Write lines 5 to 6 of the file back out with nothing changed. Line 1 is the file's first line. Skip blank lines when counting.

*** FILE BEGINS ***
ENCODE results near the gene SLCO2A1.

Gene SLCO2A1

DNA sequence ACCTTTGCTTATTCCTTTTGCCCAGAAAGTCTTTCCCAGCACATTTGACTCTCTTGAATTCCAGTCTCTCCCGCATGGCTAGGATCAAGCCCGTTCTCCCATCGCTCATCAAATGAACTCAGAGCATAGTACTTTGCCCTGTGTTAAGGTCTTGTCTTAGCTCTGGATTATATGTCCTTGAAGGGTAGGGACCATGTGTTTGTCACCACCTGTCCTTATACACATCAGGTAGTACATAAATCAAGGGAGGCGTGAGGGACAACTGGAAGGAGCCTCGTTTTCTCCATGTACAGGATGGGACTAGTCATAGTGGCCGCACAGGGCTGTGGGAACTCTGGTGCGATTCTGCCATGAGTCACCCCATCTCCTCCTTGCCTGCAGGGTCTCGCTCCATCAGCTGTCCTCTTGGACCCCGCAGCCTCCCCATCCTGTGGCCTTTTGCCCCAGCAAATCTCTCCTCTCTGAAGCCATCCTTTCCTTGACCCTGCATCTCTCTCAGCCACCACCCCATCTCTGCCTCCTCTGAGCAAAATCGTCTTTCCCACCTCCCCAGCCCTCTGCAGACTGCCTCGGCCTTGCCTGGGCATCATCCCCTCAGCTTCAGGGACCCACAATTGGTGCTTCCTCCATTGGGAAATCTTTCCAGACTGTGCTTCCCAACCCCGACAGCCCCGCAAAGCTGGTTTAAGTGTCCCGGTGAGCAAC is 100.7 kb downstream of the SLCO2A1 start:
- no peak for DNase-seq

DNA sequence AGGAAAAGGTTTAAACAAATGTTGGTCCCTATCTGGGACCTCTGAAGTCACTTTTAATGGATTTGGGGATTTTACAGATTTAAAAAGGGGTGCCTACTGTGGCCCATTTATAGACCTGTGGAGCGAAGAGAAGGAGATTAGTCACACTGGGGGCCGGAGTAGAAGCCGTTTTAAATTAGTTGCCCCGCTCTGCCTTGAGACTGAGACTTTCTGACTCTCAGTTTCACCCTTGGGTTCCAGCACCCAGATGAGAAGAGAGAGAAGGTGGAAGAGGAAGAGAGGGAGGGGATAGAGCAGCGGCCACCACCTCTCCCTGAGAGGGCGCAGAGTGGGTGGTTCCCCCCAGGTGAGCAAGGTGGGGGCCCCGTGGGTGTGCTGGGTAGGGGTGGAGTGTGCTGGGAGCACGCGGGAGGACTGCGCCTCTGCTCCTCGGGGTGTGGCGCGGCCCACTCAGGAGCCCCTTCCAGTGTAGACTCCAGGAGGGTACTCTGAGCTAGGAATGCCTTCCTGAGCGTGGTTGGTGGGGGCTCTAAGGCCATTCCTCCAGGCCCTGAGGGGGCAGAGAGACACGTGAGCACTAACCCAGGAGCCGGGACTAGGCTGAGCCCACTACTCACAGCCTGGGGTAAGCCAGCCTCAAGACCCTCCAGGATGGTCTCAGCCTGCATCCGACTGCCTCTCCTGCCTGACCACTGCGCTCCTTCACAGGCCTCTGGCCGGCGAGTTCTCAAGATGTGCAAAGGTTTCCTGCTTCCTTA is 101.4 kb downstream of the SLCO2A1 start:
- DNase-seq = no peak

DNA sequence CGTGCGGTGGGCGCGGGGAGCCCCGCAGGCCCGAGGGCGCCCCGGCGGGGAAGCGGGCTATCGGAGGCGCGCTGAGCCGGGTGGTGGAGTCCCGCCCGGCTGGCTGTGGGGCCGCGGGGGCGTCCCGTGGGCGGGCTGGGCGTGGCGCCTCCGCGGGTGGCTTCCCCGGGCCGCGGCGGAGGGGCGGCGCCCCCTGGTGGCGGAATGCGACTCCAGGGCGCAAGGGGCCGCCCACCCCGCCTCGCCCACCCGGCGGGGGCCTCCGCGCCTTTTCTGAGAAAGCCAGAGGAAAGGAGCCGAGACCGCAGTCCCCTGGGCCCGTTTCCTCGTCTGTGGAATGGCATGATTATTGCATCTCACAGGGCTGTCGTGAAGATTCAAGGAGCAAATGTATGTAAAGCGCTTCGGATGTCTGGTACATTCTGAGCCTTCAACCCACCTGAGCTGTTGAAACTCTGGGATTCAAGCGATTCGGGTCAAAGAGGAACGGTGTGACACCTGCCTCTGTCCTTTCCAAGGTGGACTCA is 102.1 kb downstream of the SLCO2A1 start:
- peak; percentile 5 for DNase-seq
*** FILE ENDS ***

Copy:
DNA sequence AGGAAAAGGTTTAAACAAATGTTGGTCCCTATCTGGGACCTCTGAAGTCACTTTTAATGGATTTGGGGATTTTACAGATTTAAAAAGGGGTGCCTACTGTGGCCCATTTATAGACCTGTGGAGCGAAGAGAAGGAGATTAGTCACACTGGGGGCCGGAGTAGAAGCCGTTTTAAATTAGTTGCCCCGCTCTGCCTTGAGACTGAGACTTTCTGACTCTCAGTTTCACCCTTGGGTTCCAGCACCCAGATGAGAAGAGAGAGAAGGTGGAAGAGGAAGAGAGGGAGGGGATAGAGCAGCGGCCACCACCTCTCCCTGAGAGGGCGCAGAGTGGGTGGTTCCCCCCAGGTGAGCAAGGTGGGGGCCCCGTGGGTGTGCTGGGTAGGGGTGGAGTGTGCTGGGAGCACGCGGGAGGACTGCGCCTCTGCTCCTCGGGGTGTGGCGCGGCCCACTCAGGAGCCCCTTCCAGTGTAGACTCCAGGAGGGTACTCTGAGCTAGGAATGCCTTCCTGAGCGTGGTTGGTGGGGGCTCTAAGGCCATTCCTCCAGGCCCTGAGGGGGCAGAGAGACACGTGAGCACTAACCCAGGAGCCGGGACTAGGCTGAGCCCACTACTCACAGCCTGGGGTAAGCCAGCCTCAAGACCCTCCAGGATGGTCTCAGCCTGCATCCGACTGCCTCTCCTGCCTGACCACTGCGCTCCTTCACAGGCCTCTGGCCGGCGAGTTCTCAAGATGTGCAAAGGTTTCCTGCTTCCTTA is 101.4 kb downstream of the SLCO2A1 start:
- DNase-seq = no peak